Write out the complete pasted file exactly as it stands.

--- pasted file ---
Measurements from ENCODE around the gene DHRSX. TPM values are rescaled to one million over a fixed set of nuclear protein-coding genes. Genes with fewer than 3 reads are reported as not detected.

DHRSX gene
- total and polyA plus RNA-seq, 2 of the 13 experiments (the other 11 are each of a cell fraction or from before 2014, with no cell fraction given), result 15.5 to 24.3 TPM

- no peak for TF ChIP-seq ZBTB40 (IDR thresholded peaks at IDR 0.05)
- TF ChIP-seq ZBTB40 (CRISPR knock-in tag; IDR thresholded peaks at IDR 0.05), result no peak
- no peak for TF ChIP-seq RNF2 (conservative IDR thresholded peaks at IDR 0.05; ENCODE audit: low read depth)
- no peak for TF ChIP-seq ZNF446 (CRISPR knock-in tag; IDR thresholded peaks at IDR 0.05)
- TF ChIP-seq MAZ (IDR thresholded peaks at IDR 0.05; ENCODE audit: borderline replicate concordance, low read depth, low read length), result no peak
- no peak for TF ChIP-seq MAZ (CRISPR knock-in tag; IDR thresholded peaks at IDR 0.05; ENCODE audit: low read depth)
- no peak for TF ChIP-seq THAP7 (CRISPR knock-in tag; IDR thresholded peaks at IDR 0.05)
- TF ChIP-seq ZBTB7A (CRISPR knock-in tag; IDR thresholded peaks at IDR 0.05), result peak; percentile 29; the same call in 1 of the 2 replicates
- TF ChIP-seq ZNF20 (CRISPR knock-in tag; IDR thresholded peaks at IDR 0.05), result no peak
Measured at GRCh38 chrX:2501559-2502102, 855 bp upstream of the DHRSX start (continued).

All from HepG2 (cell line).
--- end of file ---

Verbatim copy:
Measurements from ENCODE around the gene DHRSX. TPM values are rescaled to one million over a fixed set of nuclear protein-coding genes. Genes with fewer than 3 reads are reported as not detected.

DHRSX gene
- total and polyA plus RNA-seq, 2 of the 13 experiments (the other 11 are each of a cell fraction or from before 2014, with no cell fraction given), result 15.5 to 24.3 TPM

- no peak for TF ChIP-seq ZBTB40 (IDR thresholded peaks at IDR 0.05)
- TF ChIP-seq ZBTB40 (CRISPR knock-in tag; IDR thresholded peaks at IDR 0.05), result no peak
- no peak for TF ChIP-seq RNF2 (conservative IDR thresholded peaks at IDR 0.05; ENCODE audit: low read depth)
- no peak for TF ChIP-seq ZNF446 (CRISPR knock-in tag; IDR thresholded peaks at IDR 0.05)
- TF ChIP-seq MAZ (IDR thresholded peaks at IDR 0.05; ENCODE audit: borderline replicate concordance, low read depth, low read length), result no peak
- no peak for TF ChIP-seq MAZ (CRISPR knock-in tag; IDR thresholded peaks at IDR 0.05; ENCODE audit: low read depth)
- no peak for TF ChIP-seq THAP7 (CRISPR knock-in tag; IDR thresholded peaks at IDR 0.05)
- TF ChIP-seq ZBTB7A (CRISPR knock-in tag; IDR thresholded peaks at IDR 0.05), result peak; percentile 29; the same call in 1 of the 2 replicates
- TF ChIP-seq ZNF20 (CRISPR knock-in tag; IDR thresholded peaks at IDR 0.05), result no peak
Measured at GRCh38 chrX:2501559-2502102, 855 bp upstream of the DHRSX start (continued).

All from HepG2 (cell line).